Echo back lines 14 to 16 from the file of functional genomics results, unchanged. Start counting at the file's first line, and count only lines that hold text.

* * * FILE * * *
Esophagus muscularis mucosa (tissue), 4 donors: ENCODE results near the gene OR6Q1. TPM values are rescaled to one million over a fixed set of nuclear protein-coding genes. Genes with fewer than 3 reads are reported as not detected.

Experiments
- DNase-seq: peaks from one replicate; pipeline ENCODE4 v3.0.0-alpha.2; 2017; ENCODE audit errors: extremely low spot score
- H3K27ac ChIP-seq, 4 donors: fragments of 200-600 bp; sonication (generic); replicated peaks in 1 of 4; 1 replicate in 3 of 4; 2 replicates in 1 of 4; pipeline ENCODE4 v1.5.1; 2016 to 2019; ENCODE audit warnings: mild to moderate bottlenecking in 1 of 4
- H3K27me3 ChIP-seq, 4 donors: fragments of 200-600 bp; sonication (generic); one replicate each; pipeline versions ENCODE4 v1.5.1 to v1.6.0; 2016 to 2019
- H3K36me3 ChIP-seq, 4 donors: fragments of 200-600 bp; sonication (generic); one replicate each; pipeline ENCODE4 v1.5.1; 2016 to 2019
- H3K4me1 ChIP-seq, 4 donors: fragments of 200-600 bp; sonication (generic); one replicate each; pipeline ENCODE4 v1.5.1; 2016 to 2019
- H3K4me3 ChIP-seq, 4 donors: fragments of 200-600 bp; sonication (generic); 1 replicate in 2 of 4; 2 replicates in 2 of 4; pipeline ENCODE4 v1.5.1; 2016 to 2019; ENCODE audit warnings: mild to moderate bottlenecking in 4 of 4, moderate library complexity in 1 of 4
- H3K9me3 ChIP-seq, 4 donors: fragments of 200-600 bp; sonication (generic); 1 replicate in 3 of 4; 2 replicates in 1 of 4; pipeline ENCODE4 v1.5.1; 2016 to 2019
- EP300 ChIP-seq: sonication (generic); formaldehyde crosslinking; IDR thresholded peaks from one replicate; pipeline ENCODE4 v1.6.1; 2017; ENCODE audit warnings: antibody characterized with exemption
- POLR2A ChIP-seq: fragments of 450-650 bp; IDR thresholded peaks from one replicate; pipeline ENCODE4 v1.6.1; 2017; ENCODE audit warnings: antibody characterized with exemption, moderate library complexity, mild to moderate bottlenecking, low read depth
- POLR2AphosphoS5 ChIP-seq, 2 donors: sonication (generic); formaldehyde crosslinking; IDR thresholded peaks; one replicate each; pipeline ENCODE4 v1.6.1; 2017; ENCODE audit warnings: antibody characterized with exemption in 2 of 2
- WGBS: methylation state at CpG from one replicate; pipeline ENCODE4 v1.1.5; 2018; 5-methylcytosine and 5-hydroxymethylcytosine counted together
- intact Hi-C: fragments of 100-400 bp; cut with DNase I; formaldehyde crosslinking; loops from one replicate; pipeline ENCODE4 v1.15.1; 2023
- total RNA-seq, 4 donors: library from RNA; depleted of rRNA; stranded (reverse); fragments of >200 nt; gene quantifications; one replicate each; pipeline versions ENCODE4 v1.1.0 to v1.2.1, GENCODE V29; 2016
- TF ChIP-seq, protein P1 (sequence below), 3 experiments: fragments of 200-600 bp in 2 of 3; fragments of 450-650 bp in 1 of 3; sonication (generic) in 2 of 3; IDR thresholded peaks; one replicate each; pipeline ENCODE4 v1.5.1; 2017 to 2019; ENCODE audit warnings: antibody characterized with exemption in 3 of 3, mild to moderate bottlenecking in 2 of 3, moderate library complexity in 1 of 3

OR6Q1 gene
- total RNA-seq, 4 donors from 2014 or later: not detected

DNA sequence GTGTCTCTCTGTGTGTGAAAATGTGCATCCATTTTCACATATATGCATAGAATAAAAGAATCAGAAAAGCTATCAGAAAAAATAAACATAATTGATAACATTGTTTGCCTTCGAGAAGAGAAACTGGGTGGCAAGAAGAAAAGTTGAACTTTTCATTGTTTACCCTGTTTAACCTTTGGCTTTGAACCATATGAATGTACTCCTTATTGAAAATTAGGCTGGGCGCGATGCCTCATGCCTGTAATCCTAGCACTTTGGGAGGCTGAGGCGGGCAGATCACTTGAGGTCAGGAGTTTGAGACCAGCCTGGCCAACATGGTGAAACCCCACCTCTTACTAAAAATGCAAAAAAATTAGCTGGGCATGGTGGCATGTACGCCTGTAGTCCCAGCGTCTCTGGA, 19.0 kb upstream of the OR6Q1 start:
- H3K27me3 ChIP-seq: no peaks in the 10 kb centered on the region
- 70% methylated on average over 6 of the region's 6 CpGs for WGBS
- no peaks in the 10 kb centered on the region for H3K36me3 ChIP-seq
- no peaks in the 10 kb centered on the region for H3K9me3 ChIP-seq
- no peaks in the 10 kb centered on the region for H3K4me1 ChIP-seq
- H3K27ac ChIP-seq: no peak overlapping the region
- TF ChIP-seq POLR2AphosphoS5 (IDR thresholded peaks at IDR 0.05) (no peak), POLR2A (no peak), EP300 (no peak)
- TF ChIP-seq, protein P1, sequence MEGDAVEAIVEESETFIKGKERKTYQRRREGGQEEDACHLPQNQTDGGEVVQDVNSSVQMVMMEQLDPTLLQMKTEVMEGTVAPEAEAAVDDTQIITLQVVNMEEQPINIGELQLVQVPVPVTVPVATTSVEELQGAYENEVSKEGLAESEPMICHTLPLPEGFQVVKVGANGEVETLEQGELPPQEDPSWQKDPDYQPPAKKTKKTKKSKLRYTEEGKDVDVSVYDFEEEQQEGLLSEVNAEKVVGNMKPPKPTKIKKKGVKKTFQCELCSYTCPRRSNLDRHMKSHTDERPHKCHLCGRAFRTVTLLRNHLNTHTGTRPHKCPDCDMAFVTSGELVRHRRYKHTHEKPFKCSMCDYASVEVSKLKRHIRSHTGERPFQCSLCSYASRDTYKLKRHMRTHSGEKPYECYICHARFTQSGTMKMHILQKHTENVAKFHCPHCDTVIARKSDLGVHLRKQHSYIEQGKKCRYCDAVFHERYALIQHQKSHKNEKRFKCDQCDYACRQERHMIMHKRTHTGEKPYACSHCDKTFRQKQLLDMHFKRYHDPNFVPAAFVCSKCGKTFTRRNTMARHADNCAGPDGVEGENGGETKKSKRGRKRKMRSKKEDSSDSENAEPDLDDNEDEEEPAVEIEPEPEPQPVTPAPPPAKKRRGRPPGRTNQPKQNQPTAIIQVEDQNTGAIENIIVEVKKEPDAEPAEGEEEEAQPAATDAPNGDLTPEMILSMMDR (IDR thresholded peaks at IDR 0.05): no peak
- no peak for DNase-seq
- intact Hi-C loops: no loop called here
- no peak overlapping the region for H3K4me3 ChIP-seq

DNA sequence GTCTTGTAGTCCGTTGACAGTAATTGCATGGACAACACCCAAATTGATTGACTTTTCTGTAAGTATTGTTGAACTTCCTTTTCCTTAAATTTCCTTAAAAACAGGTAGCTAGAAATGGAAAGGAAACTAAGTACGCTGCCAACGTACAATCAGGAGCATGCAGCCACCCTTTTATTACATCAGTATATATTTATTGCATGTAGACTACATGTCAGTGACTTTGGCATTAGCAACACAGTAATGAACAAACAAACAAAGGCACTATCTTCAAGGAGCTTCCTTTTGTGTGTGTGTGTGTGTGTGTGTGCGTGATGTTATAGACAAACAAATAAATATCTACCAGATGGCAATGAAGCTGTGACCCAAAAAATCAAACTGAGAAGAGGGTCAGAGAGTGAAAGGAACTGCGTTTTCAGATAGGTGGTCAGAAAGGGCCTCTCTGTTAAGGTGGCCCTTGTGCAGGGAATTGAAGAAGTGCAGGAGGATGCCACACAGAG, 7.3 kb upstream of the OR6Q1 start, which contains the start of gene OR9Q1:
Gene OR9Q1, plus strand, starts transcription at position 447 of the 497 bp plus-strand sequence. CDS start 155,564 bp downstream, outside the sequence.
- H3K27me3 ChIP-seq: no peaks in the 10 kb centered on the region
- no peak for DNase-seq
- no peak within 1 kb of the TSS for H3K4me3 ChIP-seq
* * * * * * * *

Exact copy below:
- intact Hi-C: fragments of 100-400 bp; cut with DNase I; formaldehyde crosslinking; loops from one replicate; pipeline ENCODE4 v1.15.1; 2023
- total RNA-seq, 4 donors: library from RNA; depleted of rRNA; stranded (reverse); fragments of >200 nt; gene quantifications; one replicate each; pipeline versions ENCODE4 v1.1.0 to v1.2.1, GENCODE V29; 2016
- TF ChIP-seq, protein P1 (sequence below), 3 experiments: fragments of 200-600 bp in 2 of 3; fragments of 450-650 bp in 1 of 3; sonication (generic) in 2 of 3; IDR thresholded peaks; one replicate each; pipeline ENCODE4 v1.5.1; 2017 to 2019; ENCODE audit warnings: antibody characterized with exemption in 3 of 3, mild to moderate bottlenecking in 2 of 3, moderate library complexity in 1 of 3